Conor Murray wins Rugby Writers of Ireland player of the year award
Munster were also voted team of the year last night following a traumatic season
Conor Murray has been named Rugby Writers of Ireland player of the year at the annual awards hosted in the Guinness Storehouse. Photograph: Inpho
Conor Murray’s outstanding displays over last season and the summer earned him the Rugby Writers of Ireland player of the year award on Tuesday night in Dublin.
Murray can add the trophy to his Rugby Players of Ireland award, which he earned in May. To complete the trilogy, Munster were also voted team of the year at Tuesday night’s awards following a traumatic season during which coach Anthony Foley tragically died on a trip to France.
But the scrumhalf’s personal contribution was standout and after a successful Lions Tour in June he made himself firm favourite for the Rugby Writer’s award.
“It was a really good year,” said Murray. “You find out a lot about yourself and your team when you go through something like that because at the time it was really tough.
“So, I think it’s a well-deserved award for our team, our organisation. Obviously, losing Axel, because that’s what this is about really, it left a massive hole and everyone just pulled in together and took up the mantle of things he might have done.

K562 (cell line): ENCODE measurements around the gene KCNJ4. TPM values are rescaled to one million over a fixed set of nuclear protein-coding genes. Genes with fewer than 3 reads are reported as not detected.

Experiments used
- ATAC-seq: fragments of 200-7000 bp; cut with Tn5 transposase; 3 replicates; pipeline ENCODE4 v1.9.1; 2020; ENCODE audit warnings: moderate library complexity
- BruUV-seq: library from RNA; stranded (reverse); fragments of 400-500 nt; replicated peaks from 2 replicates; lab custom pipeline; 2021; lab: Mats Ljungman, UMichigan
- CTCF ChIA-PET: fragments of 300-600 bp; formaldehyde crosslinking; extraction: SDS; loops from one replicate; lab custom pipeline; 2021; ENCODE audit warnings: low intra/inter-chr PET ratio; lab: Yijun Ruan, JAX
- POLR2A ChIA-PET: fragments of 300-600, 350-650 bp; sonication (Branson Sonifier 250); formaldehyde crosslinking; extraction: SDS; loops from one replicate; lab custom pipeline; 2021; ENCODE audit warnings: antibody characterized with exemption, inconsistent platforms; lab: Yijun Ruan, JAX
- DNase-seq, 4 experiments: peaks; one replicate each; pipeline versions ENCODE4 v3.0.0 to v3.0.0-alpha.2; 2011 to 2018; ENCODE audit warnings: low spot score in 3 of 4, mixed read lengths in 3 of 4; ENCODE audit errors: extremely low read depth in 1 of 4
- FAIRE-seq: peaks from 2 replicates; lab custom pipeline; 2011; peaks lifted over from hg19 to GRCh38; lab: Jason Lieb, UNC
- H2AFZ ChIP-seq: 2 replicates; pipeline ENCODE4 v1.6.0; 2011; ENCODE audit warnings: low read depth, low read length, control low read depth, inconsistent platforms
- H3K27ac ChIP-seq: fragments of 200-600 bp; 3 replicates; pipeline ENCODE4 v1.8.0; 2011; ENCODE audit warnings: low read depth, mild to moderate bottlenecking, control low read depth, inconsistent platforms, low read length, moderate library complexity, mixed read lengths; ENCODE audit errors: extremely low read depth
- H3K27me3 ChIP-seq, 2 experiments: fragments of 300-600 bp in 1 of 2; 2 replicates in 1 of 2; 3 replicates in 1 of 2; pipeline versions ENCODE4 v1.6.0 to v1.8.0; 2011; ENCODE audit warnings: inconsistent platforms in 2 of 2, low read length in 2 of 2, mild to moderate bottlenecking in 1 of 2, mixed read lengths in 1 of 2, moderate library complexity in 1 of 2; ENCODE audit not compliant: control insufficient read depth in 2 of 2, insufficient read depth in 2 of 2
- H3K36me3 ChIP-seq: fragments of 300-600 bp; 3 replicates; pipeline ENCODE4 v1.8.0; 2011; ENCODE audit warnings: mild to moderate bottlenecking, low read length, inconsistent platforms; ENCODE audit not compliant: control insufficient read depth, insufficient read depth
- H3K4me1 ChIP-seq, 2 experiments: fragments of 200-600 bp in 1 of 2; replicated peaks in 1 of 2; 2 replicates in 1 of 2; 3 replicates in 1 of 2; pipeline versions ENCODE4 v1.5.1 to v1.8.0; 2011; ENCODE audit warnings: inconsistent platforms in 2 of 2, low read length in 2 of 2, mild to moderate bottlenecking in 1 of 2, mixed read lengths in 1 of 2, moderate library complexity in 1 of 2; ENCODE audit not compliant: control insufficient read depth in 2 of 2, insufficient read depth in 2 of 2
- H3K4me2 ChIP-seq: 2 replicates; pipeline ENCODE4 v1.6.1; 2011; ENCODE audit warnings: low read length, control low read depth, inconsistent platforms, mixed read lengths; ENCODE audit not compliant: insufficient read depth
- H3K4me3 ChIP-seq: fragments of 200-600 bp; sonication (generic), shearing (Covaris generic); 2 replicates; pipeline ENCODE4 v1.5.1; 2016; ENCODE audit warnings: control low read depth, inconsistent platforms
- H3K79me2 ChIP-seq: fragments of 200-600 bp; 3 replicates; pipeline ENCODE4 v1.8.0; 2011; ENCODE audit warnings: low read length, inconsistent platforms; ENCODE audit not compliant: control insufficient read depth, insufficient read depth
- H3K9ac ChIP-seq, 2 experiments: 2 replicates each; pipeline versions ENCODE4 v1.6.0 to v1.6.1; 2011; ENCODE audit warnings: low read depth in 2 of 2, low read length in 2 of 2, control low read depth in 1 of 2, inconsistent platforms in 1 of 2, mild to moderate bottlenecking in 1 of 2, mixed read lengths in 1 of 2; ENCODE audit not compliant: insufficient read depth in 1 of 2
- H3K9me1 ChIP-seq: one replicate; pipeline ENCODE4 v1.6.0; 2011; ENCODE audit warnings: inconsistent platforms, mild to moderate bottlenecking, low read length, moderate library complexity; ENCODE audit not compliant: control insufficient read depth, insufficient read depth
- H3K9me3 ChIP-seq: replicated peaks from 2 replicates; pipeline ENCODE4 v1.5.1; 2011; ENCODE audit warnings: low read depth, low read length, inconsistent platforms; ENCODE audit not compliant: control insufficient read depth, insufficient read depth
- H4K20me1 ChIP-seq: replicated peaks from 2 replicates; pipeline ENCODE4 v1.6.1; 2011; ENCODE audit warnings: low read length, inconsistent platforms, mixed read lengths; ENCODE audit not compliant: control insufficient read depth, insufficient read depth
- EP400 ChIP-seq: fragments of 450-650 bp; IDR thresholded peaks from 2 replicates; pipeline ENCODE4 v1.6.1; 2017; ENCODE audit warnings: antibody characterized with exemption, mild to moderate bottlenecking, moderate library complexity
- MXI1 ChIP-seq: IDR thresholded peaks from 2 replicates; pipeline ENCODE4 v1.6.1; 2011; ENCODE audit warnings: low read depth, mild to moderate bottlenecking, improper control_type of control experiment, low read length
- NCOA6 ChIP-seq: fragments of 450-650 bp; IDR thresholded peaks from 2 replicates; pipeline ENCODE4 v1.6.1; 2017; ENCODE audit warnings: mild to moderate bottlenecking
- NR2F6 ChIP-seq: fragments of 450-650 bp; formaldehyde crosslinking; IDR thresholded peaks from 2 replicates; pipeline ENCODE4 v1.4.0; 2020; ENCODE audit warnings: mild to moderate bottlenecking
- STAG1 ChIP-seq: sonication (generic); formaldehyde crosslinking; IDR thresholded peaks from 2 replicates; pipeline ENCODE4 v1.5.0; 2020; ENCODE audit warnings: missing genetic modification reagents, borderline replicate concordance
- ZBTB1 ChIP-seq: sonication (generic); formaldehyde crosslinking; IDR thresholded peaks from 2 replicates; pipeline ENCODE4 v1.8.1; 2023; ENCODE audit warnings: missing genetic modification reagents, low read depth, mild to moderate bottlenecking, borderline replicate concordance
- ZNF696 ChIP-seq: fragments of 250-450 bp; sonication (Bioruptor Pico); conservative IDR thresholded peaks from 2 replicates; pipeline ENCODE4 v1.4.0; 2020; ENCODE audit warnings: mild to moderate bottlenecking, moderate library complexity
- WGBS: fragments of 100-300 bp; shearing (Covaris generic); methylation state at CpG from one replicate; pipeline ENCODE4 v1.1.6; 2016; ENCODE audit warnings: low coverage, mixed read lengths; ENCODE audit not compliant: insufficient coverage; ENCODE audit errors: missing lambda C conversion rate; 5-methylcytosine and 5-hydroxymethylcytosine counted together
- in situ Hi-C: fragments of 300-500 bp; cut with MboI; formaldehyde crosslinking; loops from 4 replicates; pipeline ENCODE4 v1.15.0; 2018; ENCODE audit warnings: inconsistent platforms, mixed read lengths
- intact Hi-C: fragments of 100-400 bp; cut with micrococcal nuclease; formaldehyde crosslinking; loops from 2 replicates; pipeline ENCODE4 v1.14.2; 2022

“Or if something needed to be done, people just bought into it unbelievably. Not that we hadn’t before but there was something extra last year. It was a year and a season you’ll never forget.”
Last season was one in which Murray picked up a concerning injury against Wales in the Six Nations. He hurt a nerve in his neck and was sidelined just as coach Warren Gatland mulled over his Lions selection.
“That was quite a worry for me. It was a nerve injury in my neck and I lost a bit of power in my left arm,” explained Murray.
“With nerve injuries, you just have to wait and see if the power comes back. The physios can’t help you too much. They’re doing as much as they can but you come in on a Monday and you just have to see how it is and if it’s not stronger you just have to wait some more.”
Murray added that at 28-years-old he just wants to keep improving.
“Awards are really nice but I wouldn’t get fooled by them,” he said. “This is nice, it’s nice to reflect on and nice for the family to have on the mantelpiece at home. But the show must go on.”